Enacts the "standing is tiring (sit) act"; requires employers to provide suitable seats to all employees where the nature of such employees' work reasonably permits seated work; prohibits employers from artificially designing a work space to require standing; requires the department of labor to determine whether the nature of work reasonably permits seated work; creates a private right of action for employees whose employer does not provide seats.
STATE OF NEW YORK
September 9, 2022
Introduced by COMMITTEE ON RULES -- (at request of M. of A. Reyes,
Kelles, Cruz) -- read once and referred to the Committee on Labor
AN ACT to amend the labor law, in relation to enacting the "standing is
tiring (sit) act"
The People of the State of New York, represented in Senate and Assem-bly, do enact as follows:
1 Section 1. This act shall be known and may be cited as the "standing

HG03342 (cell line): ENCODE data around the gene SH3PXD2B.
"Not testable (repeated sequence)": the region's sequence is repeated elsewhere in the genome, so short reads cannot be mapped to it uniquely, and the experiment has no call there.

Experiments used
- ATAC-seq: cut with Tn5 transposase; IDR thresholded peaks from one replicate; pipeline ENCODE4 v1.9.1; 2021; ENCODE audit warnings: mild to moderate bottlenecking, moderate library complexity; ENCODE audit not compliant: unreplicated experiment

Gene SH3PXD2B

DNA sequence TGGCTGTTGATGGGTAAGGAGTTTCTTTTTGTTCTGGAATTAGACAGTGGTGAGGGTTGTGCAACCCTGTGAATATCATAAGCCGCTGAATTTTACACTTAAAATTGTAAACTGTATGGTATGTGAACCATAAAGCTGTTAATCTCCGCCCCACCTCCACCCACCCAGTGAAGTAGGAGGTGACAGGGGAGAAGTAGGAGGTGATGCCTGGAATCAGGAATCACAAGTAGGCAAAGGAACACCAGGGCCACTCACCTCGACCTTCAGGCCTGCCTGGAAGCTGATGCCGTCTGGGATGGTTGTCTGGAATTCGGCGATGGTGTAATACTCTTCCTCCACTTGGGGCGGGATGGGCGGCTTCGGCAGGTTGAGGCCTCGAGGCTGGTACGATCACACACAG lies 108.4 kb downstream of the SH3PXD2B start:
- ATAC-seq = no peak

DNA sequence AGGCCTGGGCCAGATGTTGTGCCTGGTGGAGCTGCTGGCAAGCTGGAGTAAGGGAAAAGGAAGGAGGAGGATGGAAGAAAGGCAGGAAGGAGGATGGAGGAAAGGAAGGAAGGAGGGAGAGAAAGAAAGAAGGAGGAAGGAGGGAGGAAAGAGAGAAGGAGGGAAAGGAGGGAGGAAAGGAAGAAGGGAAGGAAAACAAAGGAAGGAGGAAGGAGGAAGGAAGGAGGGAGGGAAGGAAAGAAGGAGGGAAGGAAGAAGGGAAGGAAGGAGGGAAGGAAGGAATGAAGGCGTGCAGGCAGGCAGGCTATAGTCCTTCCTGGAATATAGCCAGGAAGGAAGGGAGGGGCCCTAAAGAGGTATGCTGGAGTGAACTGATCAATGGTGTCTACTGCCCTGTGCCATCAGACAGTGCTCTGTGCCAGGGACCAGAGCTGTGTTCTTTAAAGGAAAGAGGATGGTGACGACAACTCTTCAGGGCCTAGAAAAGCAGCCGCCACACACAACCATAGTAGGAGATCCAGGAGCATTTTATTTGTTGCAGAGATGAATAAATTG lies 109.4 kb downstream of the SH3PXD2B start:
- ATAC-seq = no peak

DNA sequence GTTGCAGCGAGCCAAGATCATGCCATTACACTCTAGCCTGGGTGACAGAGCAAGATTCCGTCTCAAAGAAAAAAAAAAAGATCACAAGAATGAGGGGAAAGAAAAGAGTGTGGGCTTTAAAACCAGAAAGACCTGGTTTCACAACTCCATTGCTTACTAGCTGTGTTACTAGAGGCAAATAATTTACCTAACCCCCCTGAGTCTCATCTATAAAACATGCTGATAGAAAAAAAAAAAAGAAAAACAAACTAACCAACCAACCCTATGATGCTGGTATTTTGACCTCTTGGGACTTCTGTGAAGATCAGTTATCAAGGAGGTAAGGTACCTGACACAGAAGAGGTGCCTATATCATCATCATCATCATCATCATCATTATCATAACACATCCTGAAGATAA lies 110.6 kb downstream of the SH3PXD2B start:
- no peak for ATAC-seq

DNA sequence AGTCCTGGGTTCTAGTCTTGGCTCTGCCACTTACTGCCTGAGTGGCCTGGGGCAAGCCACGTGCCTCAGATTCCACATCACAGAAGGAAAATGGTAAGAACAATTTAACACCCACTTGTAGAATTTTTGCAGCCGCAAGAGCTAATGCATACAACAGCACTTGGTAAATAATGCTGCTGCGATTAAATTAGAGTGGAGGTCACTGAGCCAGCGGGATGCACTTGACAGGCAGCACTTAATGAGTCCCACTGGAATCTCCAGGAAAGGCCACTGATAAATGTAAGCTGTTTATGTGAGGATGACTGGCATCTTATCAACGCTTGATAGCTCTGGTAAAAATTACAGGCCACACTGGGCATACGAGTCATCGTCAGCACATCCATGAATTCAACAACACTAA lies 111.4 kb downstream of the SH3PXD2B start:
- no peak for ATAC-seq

2 is tiring (sit) act".
3 § 2. The labor law is amended by adding a new section 203-f to read as
5 § 203-f. Employee right to sit. 1. An employer shall be required to
6 provide suitable seats to all employees where the nature of such employ-
7 ees' work reasonably permits seated work.
8 2. An employer shall be prohibited from designing a work space to
9 require standing where such work space could reasonably be designed to
10 permit seated work.
11 3. The department shall promulgate rules and/or regulations for deter-
12 mining whether the nature of an employee's work reasonably permits seat-
13 ed work under subdivision one of this section, based on the totality of
14 the circumstances for each employee, including, but not limited to,
16 (a) an employee's tasks can be performed from a chair;
17 (b) seating an employee would interfere with job performance; and
18 (c) the physical layout of a work space is conducive to seating.
19 4. An employee shall have a private right of action for damages
20 against any employer who fails to provide suitable seating to such
21 employee in violation of subdivision one of this section.
22 § 3. This act shall take effect one year after it shall have become a
EXPLANATION--Matter in italics (underscored) is new; matter in brackets
 is old law to be omitted.